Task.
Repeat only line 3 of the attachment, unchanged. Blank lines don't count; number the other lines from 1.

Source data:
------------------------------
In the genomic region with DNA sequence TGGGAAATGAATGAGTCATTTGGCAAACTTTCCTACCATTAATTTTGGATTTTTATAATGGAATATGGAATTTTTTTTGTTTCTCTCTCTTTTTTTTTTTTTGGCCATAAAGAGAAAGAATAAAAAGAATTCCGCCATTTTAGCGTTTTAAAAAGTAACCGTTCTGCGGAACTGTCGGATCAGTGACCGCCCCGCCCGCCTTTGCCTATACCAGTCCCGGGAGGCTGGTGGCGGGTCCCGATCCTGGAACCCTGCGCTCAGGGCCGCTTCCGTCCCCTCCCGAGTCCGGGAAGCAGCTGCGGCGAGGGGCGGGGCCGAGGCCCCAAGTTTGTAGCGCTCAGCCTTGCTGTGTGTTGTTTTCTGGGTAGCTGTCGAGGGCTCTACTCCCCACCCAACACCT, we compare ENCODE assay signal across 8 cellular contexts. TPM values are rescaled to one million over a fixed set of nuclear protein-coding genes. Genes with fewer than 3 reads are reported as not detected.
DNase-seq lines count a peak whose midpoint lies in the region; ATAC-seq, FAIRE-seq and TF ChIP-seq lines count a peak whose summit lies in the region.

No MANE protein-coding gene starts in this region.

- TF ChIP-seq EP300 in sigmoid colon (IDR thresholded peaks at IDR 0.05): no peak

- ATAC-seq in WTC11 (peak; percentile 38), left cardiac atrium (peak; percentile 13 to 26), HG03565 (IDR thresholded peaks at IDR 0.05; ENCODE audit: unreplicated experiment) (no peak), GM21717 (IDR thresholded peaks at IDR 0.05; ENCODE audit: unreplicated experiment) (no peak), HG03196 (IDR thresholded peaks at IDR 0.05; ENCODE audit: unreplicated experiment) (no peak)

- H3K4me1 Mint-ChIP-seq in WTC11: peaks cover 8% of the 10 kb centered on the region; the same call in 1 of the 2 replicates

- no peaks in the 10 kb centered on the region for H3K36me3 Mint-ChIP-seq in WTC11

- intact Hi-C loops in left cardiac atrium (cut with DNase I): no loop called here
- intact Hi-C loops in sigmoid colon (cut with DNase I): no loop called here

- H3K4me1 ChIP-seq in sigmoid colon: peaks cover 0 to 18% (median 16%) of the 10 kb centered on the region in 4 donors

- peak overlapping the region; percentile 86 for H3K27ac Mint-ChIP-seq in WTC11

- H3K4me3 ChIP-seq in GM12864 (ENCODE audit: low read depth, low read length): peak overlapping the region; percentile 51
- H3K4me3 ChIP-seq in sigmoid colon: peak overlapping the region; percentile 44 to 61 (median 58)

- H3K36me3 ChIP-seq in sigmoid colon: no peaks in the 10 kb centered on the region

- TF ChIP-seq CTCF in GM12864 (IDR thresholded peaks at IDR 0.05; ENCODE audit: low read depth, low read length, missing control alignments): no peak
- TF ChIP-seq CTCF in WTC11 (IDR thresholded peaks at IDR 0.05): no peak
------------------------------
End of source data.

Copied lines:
No MANE protein-coding gene starts in this region.